Fish & Wildlife | Ecotrope

How to turn your Christmas tree into salmon habitat

Ecotrope | Dec. 27, 2011 10:34 a.m. | Updated: Feb. 19, 2013 1:33 p.m.

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Once submerged in water, Christmas trees provide lots of places for microorganisms to grow and attract other critters that baby salmon can eat before they head out to sea.

Once submerged in water, Christmas trees provide lots of places for microorganisms to grow and attract other critters that baby salmon can eat before they head out to sea.

Wetlands restoration expert Doug Ray of Carex Consulting loves old, brown Christmas trees.

In the past four years, they’ve helped him bring 2,000 baby coho salmon into a formerly dry side channel of Seaside’s Necanicum River.

“They’re like magnets for fish,” he said. “The fish will stay under the cover of the branches during the day and come out at night to feed.”

The Pacific Northwest could be using recycled Christmas trees all over the place to help salmon, Ray said. Within days of putting the trees under water, a brown algae starts growing on the needles. Other critters flock to the branches to feed, and a new food web is born.

“They’re covered within a couple of weeks,” said Ray. “It’s like a Chia pet. Just add water.”

“If everyone in Oregon took their Christmas trees and put them into a stream instead of chipping them into mulch, it would be a really valuable gift to salmon.”         - Doug Ray

This year, the Necanicum Watershed Council, Trout Unlimited, the North Coast Land Conservancy and a local Boy Scout troop will be launching a new effort to collect used Christmas trees for fish habitat. The scouts will collect trees at the Seaside Outlet Mall Jan. 7-8 from 10 am to 4 pm for a $4 donation per tree.

At least some of the trees collected will be placed into off-channel habitat restoration sites on the North Coast, where they can provide food and cover for fish and possibly the building blocks for beaver dams.

Christmas trees are attracting coho salmon on side channel of the Necanicum River that had been drained over decades of farming. The channel is full of water, fish and frogs once again after a habitat restoration project.

Christmas trees are attracting coho salmon on side channel of the Necanicum River that had been drained over decades of farming. The channel is full of water, fish and frogs once again after a habitat restoration project.

Melyssa Graeper, coordinator for the Necanicum Watershed Council, said she worried at first about the potential for Christmas trees to introduce invasive species or chemicals into the watershed.

But after talking with the Oregon Department of Fish and Wildlife, she learned there isn’t much to worry about. Land-based species living in the trees won’t survive in an aquatic environment, she said, and the benefits of the trees will outweigh the risk of adding trace amounts of pesticides and herbicides to the water.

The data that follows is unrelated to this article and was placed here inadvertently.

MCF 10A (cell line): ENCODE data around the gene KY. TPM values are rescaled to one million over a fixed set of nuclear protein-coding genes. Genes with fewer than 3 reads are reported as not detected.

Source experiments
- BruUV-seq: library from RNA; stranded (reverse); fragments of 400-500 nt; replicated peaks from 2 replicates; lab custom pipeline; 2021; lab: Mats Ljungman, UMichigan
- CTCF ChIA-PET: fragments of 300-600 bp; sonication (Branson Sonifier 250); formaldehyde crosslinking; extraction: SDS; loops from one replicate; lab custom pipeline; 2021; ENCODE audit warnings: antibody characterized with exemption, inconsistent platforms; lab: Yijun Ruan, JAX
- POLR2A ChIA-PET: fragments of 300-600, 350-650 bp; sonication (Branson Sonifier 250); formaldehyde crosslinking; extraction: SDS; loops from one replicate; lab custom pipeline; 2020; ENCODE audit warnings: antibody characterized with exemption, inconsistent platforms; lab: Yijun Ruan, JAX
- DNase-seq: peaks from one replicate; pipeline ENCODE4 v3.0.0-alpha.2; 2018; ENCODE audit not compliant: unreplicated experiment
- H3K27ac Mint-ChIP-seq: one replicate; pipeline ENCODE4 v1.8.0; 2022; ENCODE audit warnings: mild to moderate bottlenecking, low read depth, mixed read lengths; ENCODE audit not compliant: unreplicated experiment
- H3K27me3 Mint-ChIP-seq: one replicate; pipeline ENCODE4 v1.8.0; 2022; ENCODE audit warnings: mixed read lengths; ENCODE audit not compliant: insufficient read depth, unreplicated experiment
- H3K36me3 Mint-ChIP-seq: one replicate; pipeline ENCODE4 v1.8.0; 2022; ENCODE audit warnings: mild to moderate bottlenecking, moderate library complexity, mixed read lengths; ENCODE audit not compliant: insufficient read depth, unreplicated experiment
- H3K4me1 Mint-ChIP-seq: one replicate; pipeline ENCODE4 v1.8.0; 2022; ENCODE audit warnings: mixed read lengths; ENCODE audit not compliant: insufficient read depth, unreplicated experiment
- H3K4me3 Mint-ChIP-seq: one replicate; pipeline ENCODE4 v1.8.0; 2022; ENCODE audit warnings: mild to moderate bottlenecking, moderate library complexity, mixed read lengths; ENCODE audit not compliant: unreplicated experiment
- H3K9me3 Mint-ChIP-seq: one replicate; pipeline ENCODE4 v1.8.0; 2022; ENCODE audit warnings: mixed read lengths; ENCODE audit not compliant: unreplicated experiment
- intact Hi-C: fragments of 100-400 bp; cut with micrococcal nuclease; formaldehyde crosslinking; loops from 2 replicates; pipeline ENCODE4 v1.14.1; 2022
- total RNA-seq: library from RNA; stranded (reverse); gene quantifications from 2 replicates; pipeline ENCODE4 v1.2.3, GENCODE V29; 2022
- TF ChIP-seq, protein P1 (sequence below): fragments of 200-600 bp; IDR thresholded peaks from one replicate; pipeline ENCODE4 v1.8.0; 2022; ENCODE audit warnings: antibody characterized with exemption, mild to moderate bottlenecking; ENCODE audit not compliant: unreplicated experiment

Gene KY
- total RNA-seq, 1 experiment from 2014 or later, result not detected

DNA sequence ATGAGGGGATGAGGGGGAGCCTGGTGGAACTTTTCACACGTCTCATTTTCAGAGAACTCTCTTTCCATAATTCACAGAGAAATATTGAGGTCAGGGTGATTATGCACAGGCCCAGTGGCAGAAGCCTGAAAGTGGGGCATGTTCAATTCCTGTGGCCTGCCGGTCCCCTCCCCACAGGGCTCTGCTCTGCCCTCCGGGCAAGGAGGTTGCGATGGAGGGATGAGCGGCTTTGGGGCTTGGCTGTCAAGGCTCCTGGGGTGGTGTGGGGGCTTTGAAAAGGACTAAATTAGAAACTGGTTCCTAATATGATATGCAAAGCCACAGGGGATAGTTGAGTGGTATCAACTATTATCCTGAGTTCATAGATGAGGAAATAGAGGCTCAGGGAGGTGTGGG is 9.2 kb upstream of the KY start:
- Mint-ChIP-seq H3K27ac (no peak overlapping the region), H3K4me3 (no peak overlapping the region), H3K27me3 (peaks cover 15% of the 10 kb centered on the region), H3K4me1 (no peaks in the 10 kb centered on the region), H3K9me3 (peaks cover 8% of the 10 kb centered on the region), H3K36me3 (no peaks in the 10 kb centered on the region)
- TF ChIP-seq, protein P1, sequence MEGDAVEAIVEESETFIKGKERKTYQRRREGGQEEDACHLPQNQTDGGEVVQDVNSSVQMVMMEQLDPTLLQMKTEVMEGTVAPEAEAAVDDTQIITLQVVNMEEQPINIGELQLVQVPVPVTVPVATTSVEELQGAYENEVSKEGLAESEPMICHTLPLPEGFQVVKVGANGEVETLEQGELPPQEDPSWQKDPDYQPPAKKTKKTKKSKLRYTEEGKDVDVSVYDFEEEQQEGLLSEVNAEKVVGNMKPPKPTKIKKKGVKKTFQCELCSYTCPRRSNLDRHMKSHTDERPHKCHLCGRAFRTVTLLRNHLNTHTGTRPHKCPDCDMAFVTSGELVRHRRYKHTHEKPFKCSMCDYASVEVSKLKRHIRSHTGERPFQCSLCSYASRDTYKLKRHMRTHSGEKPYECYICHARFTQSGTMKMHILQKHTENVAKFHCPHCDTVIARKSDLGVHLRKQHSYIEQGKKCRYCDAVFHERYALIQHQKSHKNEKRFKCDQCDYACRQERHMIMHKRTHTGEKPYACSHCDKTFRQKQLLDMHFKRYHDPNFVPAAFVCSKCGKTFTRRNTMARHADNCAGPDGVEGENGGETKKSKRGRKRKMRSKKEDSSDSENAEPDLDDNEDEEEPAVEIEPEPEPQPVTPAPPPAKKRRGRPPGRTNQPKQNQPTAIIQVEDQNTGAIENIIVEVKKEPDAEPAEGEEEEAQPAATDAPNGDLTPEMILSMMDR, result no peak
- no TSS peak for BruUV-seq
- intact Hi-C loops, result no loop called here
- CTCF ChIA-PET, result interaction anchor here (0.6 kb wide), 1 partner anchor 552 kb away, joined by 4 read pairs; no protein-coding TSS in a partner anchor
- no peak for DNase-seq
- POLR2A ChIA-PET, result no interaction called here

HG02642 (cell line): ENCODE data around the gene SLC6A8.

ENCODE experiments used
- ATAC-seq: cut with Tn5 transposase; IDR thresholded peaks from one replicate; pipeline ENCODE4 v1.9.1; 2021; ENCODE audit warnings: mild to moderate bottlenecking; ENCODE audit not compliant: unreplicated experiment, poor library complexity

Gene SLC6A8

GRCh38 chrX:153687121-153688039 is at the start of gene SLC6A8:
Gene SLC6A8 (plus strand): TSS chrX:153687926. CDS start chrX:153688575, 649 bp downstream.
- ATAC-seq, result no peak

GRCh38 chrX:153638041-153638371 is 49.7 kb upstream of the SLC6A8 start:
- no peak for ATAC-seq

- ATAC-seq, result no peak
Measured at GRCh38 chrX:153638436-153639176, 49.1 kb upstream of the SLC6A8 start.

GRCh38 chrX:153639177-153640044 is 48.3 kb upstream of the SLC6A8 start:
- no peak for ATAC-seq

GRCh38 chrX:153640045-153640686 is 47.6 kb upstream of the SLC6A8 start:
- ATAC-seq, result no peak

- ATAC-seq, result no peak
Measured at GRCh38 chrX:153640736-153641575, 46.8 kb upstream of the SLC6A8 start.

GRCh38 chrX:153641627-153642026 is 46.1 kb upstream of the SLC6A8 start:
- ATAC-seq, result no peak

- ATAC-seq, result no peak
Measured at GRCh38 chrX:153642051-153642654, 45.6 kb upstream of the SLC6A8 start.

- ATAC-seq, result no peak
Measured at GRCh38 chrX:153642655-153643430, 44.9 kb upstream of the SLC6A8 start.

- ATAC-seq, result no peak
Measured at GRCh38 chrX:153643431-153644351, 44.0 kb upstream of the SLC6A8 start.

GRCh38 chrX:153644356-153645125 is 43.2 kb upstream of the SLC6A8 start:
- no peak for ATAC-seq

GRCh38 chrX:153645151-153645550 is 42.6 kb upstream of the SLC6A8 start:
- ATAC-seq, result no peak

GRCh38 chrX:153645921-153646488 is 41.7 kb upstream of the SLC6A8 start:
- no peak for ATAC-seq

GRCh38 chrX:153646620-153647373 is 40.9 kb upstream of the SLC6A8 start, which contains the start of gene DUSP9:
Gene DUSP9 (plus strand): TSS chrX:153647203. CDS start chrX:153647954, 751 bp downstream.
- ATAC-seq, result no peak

“We’ll be grading the trees, and anything that looks like a potential hazard will be disposed of at Western Oregon Waste,” she said. “We’ll only use the ones that look like they’ll make the best habitat.”

Ray said he’s been nudging Graeper to do a Christmas tree collection for awhile.

The branches and needles on the trees provide a valuable service for aquatic ecosystems, he said. And it’s a service that isn’t being provided otherwise.

Christmas trees are helping provide protective cover and a base for a new food chain on this a restored channel off the Necanicum River in Seaside.

Christmas trees are helping provide protective cover and a base for a new food chain on this a restored channel off the Necanicum River in Seaside.

“This is a missing element that’s fundamentally critical to supporting salmon,” he said. “A couple hundred Christmas trees might not seem like much, but in the right stream, they become the main biological drivers in the food web process to support salmon. Some dried-up old Christmas tree has exponential importance biologically. There’s no input of that material in the system anymore. You have to put it there.”

A lot of habitat restoration projects are installing logs into streambeds, Ray said. But even those streams are still starved for woody debris.

“If you took all the needles on a noble fir and spread them out, that’s like an acre of surface area – much larger than you’d get from a big log,” he said. “Christmas trees have much more surface area, and they break down more quickly.”

Ray’s been documenting the value of Christmas trees on the Neitzel farm restoration site since 2008, when the economic recession left a local home and garden store with 150 unsold noble fir trees. The trees were donated to the restoration project, and the following winter Ray’s nighttime surveys revealed baby coho concentrated around the trees. He’s convinced the process can be replicated in similar sites throughout the region.

“If everyone in Oregon took all their Christmas trees and put them into a stream instead of chipping them into mulch, it would be a really valuable gift to salmon,” he said. “Dried-up old Christmas trees are gold for nature.”

Treehugger has reported on how Christmas trees are being used for fish habitat around the country. But do you know anyone else who’s turning Christmas trees into *salmon* habitat? Let me know! If I hear of other tree collection efforts, I’ll post them on the blog.

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